• After you have completed your Basics 1-2-3 routine (cleanse, tone, hydrate), dot geranium or lavender oil directly on any infected (red) blemishes. Please note: Do not get geranium, lavender, or any pure essential oil in or around your eyes! 
    Essential oils are not “oily” oils; they are more gaseous and vaporous. They have a thin viscosity and do not feel oily. By their very nature, essential oils are antiseptic, antibacterial, and in many cases soothing, which makes them perfect for infections.

    Essential oil of geranium is especially good for problem skin. It has antiseptic and astringent properties as well as a balancing action on oil production. Geranium also helps to stop bleeding and promote healing of injured areas. Lavender has many equally wonderful properties and many clients still have great success with this essential oil. 

    She has the right idea, however she’s used way too much clay!
    Combining a clay mask with geranium oil is the most effective, overnight treatment for blemishes. 
    • After you’ve completed your evening 1-2-3 program, dot some clay mask on any problem spots and let it dry for a minute or so. 
    • Then take your geranium oil and dab a bit on top of the clay and leave it overnight. 
    In the morning you should see some reduction in size along with diminished redness of the blemish. Continue this dotting method for several consecutive nights or until the blemish is gone.

    Breakout is one instance when essential oils and clay are ideal. Even though you may have to contend with red spots already present on your face, these products will go a long way to help expedite the healing process.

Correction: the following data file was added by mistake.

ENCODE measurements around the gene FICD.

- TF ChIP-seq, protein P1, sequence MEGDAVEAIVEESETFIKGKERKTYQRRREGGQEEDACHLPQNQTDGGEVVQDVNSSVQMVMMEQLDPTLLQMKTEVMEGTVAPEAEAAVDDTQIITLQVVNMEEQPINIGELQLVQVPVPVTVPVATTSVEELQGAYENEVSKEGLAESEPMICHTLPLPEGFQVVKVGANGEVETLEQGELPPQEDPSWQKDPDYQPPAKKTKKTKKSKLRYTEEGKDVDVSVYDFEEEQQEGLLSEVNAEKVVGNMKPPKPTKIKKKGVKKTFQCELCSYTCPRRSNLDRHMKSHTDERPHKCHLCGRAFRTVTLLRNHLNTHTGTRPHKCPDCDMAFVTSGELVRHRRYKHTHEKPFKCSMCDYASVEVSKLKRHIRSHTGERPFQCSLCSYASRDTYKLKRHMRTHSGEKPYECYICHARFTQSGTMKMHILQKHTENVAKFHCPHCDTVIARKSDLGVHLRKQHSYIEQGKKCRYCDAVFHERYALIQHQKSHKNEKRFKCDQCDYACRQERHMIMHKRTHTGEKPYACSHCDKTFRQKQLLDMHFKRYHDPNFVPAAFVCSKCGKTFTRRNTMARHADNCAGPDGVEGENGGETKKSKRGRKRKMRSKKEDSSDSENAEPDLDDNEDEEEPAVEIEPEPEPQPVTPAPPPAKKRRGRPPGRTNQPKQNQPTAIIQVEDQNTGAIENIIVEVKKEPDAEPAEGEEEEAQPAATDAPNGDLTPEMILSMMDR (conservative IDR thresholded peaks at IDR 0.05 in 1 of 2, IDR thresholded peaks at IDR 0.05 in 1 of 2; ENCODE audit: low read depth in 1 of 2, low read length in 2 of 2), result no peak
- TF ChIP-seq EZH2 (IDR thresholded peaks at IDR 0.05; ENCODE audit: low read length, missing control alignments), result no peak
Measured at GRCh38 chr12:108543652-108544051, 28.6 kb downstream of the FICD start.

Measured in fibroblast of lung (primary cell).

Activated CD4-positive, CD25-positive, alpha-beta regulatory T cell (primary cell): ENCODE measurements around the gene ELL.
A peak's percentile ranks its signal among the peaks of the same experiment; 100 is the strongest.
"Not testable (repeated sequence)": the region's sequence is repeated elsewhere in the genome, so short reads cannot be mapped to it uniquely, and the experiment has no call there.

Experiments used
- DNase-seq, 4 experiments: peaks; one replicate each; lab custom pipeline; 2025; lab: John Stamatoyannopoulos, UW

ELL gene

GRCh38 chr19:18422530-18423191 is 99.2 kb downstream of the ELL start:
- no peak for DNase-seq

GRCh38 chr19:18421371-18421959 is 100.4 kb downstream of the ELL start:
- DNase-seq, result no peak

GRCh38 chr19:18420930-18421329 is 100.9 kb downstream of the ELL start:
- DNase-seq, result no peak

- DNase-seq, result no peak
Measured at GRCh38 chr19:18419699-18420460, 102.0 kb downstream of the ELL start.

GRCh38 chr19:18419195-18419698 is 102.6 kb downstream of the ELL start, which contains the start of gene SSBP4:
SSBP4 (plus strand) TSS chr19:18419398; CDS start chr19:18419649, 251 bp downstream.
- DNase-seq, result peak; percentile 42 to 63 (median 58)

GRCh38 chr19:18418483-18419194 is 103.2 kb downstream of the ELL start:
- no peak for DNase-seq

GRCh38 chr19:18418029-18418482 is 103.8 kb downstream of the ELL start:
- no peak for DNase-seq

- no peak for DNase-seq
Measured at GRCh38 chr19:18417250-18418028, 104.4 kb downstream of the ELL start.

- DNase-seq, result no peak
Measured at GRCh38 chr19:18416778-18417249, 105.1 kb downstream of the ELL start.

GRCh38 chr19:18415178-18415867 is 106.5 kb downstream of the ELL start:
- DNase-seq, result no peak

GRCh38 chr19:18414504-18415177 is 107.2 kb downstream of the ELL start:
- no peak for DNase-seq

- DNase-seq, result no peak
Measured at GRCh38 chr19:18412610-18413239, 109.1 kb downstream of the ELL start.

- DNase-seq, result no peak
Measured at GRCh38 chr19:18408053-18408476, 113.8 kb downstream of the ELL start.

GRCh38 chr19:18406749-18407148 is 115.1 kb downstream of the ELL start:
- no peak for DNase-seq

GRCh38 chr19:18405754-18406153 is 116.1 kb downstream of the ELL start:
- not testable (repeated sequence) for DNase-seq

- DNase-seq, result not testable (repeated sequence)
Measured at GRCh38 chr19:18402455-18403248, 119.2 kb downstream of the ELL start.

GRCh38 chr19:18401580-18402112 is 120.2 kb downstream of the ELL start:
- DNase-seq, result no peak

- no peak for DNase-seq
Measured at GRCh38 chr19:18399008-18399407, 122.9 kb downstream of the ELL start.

There is no fast and easy way to get rid of blemishes. They weren’t created instantaneously, and they will not disappear overnight. Give a clay mask and essential oils a try, and see if they don’t work better for your skin than the blemish-control products you’ve been using.

    For more information, please read: 

    Thursday, August 14, 2014

    MYTH: Facials make your skin break out

    You’ll sometimes hear how getting a facial helps bring the impurities in your skin to the surface. Therefore if you experience breakout after a facial, it’s actually a good thing. Well, I disagree.

    True, once in a while getting a facial may speed up the elimination of one or two small places on your face. But facials really should clear up your skin, not cause breakout. Perhaps you are having a reaction to the products used. Maybe the aesthetician extracted too many places, which caused irritation and inflammation.

    But if you had an effective facial treatment, it is my belief that your skin should reflect this by looking clean, clear, and free from new breakout. Anything more than a small place or two every once in a while after a facial is indicative of a problem with the facial or the products, not with your skin.

    For more myths, see:

    Wednesday, August 13, 2014

    Bumps on your arms? It could be keratosis pilaris

    Recently several clients have been asking about mysterious yet recurring bumps on the backs of their upper arms. This is mostly likely keratosis pilaris, a common skin condition that you also may have experienced at some point—or even now. Read the following client emails and my responses to find out more about helping to rid your arms of this annoying bumpiness.